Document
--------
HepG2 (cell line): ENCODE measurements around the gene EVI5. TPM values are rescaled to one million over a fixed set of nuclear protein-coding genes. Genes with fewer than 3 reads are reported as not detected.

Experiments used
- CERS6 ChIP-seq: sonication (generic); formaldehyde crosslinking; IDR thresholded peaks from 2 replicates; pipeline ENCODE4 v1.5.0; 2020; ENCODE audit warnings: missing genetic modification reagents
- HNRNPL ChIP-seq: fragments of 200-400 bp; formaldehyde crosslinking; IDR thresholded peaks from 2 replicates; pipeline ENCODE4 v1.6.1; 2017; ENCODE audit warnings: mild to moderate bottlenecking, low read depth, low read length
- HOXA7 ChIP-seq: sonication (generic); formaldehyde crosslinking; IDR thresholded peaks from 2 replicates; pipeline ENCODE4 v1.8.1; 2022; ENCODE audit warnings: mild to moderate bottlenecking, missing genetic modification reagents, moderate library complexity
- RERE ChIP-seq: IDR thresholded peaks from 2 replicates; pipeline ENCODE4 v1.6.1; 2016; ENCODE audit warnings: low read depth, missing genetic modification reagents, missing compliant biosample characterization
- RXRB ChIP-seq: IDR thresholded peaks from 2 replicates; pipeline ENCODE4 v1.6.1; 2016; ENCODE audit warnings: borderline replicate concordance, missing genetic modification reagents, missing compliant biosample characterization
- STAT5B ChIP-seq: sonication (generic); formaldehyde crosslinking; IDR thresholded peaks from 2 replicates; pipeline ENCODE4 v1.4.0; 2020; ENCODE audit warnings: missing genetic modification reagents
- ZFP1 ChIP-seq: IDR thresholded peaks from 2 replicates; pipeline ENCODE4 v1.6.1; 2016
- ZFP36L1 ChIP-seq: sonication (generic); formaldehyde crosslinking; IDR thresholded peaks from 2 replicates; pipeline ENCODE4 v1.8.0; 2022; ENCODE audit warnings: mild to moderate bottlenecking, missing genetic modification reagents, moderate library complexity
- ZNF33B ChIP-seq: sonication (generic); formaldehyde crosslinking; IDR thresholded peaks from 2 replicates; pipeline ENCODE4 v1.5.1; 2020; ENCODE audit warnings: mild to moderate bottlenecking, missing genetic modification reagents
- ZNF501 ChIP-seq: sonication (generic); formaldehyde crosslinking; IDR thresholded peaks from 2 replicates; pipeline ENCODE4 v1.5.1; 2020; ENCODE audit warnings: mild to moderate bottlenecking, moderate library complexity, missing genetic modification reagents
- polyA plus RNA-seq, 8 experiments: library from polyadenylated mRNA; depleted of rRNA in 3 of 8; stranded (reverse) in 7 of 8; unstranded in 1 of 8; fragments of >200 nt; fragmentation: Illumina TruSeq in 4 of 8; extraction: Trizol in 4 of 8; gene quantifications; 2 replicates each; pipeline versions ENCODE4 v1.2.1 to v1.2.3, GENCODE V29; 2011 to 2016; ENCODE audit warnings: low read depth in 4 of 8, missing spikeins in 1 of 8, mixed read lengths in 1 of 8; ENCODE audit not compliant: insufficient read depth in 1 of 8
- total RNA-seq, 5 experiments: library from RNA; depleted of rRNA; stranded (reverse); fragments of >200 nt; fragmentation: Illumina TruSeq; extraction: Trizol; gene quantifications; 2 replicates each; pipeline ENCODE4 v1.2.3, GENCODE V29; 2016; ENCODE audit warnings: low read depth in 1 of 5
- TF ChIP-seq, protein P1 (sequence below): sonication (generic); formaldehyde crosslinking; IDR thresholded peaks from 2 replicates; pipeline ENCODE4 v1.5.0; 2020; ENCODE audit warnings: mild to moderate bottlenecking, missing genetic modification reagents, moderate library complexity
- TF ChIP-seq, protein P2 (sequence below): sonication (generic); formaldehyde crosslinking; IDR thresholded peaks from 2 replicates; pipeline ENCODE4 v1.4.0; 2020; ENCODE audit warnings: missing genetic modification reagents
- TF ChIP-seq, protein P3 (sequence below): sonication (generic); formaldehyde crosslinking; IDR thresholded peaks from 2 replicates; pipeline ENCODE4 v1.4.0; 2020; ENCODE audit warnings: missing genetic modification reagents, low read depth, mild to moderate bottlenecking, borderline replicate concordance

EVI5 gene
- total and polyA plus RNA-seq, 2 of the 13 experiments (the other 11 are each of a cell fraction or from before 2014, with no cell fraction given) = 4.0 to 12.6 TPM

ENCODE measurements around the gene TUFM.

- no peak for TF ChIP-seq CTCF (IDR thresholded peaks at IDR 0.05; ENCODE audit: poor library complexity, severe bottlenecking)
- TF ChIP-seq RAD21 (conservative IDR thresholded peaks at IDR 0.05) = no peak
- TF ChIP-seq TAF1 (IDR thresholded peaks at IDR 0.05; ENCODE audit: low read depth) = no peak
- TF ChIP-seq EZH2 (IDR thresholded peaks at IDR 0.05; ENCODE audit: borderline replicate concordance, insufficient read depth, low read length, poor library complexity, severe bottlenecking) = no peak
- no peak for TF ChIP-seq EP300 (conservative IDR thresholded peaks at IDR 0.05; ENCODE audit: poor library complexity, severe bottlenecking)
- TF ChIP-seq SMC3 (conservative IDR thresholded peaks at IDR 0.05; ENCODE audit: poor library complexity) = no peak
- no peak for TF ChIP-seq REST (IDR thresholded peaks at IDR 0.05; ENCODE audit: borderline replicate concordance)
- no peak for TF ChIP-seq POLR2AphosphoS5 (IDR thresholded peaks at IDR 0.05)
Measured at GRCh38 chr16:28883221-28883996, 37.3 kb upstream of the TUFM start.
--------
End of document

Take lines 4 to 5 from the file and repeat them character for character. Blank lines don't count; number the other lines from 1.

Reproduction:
- HNRNPL ChIP-seq: fragments of 200-400 bp; formaldehyde crosslinking; IDR thresholded peaks from 2 replicates; pipeline ENCODE4 v1.6.1; 2017; ENCODE audit warnings: mild to moderate bottlenecking, low read depth, low read length
- HOXA7 ChIP-seq: sonication (generic); formaldehyde crosslinking; IDR thresholded peaks from 2 replicates; pipeline ENCODE4 v1.8.1; 2022; ENCODE audit warnings: mild to moderate bottlenecking, missing genetic modification reagents, moderate library complexity